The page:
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Youth participate in pro-life march

By KBell
Jan. 27, 2011 at 10:03 p.m.
Updated Jan. 26, 2011 at 7:27 p.m.

Wade Perry, 18, a senior at St. Joseph High School, waits for the Candlelight March for Life to begin at Our Lady of Victory Cathedral.  This year, many high schoolers have come out to participate in the annual march, which is sponsored by Life and Family Advocates, a local pro-life organization.

A group of teenagers huddled in front of Our Lady of Victory Cathedral Thursday night, holding homemade torches made of candles inside plastic jugs.

The youngsters' torches were constructed by the old-timers across the parking lot, who had participated in the Candlelight March for Life often enough to know what kind of apparatus would survive a one-mile walk through Victoria.

Paul Tasin, 74, said Victorians have been participating in the pro-life march for the last 30 years, each around the time the Supreme Court ruled on Roe v. Wade.

"A lot of youth have joined since then," said Tasin, who helps organize the event each year. "More and more young people are realizing they're the survivors."

Another long-time participant, Charles Bluntzer, said he thinks more exposure to the issue of abortion has also contributed to a larger youth participation.

"The more educated people become, the more familiar they become with the science of it," he said. "The more it's taught in classes would help, too."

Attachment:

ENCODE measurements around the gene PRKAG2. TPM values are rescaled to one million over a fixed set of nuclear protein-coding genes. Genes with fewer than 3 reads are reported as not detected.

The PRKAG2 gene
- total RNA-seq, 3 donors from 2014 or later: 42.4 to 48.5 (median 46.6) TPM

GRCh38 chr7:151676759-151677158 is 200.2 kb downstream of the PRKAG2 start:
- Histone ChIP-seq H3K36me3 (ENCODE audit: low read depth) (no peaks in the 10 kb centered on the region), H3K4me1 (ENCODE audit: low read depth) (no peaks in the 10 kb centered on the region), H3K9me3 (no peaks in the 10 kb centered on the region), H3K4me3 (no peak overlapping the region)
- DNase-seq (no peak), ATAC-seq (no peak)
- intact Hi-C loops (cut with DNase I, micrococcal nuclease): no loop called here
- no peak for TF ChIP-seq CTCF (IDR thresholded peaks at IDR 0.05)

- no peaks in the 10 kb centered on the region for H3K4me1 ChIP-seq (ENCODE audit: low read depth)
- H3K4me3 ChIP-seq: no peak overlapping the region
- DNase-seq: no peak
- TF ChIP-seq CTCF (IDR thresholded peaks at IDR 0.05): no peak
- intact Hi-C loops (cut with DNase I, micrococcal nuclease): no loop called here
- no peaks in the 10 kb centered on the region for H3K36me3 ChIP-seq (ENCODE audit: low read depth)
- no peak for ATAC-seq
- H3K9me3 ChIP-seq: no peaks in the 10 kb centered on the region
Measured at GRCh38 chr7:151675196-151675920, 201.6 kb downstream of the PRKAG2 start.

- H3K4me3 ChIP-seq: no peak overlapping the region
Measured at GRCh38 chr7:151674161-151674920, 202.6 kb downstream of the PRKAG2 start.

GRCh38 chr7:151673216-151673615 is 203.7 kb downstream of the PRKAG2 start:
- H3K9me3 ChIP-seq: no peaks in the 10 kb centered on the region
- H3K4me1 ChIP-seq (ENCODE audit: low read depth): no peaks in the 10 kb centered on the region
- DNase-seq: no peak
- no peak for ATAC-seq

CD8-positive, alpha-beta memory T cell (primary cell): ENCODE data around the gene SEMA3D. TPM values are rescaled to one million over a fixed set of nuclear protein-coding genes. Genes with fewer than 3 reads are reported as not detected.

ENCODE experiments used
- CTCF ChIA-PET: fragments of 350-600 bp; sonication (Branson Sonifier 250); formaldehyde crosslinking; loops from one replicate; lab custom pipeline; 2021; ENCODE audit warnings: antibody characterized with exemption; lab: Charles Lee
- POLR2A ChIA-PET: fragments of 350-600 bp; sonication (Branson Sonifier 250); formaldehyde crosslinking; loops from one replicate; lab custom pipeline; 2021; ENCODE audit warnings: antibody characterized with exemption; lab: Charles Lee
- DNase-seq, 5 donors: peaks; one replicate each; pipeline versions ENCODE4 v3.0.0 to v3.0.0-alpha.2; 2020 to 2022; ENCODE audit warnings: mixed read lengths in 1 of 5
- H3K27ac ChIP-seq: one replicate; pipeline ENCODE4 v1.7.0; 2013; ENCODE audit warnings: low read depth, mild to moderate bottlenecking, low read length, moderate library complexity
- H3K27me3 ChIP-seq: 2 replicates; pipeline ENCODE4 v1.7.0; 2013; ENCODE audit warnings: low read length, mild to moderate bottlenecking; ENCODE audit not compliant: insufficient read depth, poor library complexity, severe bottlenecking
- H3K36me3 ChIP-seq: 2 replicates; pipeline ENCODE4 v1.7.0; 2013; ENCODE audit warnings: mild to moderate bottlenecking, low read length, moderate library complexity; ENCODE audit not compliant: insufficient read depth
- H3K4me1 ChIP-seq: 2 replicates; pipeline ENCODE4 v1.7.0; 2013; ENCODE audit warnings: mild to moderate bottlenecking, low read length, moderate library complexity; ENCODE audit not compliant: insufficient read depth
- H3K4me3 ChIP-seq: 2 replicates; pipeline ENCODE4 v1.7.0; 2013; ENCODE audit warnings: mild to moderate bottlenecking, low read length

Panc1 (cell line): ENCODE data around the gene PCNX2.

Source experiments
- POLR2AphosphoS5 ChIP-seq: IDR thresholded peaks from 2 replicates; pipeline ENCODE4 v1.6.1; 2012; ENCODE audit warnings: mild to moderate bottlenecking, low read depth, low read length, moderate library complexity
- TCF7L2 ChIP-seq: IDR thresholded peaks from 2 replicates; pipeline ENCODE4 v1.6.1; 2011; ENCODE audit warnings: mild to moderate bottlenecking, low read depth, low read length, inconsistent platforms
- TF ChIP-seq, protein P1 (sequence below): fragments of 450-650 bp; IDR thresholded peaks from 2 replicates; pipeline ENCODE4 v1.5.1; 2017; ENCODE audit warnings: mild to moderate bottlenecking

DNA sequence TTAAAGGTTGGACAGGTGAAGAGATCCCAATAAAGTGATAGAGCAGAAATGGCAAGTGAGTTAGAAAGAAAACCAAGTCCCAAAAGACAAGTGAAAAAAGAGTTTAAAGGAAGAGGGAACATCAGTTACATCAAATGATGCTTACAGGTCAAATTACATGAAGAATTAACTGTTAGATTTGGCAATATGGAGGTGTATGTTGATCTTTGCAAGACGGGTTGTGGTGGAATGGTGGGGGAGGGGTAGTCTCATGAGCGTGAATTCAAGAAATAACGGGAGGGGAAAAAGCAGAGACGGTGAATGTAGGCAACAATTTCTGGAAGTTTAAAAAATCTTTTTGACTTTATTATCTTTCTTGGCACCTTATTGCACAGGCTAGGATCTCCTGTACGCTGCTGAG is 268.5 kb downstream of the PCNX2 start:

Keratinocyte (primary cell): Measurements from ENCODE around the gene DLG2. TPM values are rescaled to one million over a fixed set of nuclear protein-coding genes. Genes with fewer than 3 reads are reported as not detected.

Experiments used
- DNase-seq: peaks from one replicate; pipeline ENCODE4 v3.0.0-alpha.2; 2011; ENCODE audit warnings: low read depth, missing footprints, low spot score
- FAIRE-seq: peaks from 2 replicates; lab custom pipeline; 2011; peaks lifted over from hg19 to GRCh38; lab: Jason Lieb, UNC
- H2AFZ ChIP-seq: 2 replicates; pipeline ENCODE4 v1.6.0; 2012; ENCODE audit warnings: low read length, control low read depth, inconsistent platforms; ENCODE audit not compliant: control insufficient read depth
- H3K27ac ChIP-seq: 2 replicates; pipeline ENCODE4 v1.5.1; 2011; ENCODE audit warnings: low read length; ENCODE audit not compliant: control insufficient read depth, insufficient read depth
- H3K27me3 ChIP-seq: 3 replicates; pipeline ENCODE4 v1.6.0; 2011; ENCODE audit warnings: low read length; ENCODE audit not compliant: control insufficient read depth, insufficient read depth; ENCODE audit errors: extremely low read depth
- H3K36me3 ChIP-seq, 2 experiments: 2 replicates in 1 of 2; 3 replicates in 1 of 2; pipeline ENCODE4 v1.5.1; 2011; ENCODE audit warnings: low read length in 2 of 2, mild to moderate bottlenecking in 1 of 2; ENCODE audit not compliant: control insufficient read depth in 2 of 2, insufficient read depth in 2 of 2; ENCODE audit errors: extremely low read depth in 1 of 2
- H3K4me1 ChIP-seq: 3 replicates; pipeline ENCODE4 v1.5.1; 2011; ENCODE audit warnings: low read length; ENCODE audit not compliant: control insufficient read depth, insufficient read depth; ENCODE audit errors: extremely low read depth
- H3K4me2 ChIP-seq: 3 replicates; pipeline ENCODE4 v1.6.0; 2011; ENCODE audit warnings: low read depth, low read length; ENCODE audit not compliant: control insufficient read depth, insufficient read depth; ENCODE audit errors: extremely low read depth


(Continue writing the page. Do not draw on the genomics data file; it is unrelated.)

Indeed, many of the teenagers gathered said they were inspired to come after their theology class at St. Joseph High School.

"I made the decision to forego homework tonight," 18-year-old Wade Perry said. "This is part of what we're supposed to be doing."

Perry's classmate, Brianna Shimek, agreed the things she's learned in class inspired her to come to the march. The St. Joseph theology teacher is not only her teacher in class, but her teacher out of class; it's her father, Michael Shimek.

"We're walking for the unborn babies. We're walking for the children who don't have a voice," she said.

Shimek said she was proud to be among a growing crowd of young people standing up for a cause.

"I think it's a really good message to say there's young people out here," she said. "A lot of people think the morals of our generation aren't as high as they used to be, and it shows people there's young people walking for something they believe in."

At 7 p.m., perhaps appropriately, the youth led the pack of about 250 out of the parking lot. A police escort stopped traffic on Airline Road, as the group silently made their way to Fellowship Bible Church.

"When we look at the world, the problems we have, more and more you notice the problems we have are because people who can act, don't stand up and act," Perry said.



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